Climbing shrub Leaves: opposite, short-stalked or almost stalkless, 5 - 12 cm long, elliptic to oblong (but variable in shape) with pointed tip, with a waxy coating (glaucous) beneath. The uppermost one or two pairs of leaves are fused into a diamond-shaped or doubly egg-shaped disk. Flowers: borne in stalkless or short-stalked clusters (spikes) at branch tips. Calyx short, five-toothed. Corolla strongly two-lipped, pale yellowish, tinged with purple, 1.5 - 2.5 cm long, tubular to funnel-shaped, five-lobed, hairy inside. Corolla tube about equaling lips. Stamens five, exserted. Fruit: a few-seeded berry, in clusters, red. Twigs: hairless.
Similar species: Lonicera x heckrottii and L. sempervirens are similar but their corollas grow over 3 cm long. Lonicera prolifera differs by having yellowish flowers and glaucous upper leaves with rounded, not pointed, tips.
Flowering: May to late June
Habitat and ecology: Occasional in woods, typically calcareous springy woods.
Occurence in the Chicago region: native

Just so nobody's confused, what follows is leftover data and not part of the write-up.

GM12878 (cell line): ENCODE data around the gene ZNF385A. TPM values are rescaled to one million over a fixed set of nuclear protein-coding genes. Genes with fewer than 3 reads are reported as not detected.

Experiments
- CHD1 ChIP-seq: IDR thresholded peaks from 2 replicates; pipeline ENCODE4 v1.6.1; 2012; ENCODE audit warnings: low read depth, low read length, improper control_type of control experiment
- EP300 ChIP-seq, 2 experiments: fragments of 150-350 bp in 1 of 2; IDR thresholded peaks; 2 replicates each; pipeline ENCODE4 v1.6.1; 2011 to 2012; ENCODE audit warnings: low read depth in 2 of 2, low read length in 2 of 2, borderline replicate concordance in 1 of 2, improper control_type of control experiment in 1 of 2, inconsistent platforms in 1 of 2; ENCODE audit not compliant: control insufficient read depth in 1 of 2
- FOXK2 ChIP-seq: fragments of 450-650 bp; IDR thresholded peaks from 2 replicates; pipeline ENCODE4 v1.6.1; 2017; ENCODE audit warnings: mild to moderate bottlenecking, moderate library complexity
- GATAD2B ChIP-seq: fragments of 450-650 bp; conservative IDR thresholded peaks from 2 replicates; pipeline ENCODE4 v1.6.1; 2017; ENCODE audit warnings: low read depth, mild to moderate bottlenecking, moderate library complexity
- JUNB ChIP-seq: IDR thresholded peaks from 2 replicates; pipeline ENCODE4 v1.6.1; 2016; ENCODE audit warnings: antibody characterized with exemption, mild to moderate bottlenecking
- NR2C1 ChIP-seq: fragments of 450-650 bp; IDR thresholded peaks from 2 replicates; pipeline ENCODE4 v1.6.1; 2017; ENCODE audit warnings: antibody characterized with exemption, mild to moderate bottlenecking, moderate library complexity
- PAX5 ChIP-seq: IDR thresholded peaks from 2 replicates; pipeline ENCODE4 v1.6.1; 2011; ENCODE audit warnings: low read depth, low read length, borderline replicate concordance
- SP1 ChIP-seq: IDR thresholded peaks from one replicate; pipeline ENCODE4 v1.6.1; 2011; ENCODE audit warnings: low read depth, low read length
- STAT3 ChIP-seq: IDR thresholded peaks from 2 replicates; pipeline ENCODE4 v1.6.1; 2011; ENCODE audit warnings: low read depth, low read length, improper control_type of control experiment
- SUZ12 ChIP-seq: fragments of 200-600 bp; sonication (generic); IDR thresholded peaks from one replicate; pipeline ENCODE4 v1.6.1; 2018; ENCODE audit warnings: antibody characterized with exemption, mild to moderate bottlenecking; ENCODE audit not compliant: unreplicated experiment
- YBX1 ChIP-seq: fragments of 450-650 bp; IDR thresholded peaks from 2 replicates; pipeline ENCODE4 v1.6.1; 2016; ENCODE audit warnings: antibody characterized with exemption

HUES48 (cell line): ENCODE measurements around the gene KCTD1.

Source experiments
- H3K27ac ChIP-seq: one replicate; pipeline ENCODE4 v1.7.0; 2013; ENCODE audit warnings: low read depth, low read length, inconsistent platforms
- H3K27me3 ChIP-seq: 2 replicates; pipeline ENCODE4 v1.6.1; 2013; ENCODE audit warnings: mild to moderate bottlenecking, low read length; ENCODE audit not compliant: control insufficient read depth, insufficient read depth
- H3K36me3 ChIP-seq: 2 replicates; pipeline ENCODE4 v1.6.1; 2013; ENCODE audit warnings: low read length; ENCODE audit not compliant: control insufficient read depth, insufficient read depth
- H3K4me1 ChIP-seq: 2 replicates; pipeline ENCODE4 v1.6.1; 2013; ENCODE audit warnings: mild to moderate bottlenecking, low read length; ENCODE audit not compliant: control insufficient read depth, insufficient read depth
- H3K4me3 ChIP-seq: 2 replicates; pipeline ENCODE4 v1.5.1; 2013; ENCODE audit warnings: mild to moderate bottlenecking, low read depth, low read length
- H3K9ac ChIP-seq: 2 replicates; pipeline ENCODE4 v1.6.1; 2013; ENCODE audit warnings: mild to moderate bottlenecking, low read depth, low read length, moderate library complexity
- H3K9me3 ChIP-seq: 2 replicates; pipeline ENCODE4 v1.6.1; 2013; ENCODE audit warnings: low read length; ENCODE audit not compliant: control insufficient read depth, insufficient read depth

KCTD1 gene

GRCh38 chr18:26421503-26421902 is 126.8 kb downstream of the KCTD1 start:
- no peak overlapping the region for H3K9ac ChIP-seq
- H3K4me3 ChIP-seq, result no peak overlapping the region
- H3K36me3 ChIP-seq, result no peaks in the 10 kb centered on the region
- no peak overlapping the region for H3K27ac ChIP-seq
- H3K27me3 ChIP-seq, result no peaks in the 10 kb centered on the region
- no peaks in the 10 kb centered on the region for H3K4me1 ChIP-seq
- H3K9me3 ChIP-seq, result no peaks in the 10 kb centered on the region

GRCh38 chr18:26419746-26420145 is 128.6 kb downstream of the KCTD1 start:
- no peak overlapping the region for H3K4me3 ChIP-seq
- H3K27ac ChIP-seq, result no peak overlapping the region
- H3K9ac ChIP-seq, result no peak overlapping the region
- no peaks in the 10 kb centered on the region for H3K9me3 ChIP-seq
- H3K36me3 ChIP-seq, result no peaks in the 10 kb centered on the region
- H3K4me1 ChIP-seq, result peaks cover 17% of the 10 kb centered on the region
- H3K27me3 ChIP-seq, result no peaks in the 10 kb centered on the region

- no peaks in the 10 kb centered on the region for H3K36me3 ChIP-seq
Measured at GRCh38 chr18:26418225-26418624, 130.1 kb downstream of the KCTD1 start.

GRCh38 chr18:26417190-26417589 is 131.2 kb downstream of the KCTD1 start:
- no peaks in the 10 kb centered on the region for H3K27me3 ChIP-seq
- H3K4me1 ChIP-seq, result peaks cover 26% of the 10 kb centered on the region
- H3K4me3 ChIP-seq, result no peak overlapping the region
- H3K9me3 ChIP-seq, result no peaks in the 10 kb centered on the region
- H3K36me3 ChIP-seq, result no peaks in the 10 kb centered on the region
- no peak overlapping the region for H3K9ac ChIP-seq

Etymology: Lonicera is named after Adam Lonicer (1528-1586), a German botanist and author. Dioica refers to dioecious, which means "male and female flowers on separate plants."
Climbing shrub with glabrous branches; lvs 5-12 cm, variable in shape, glaucous beneath, the uppermost one or two pairs united into a rhombic or doubly ovate disk, narrowed to an obtuse tip or rounded and mucronate; spike short-peduncled; cor 1.5-2.5 cm, pale yellowish to purplish, gibbous near the base, hairy inside, the lips about equaling the tube. Moist woods and thickets, occasionally on dunes or in swamps. May, June. Four vars.:
Gleason, Henry A. & Cronquist, Arthur J. 1991. Manual of vascular plants of northeastern United States and adjacent Canada. lxxv + 910 pp.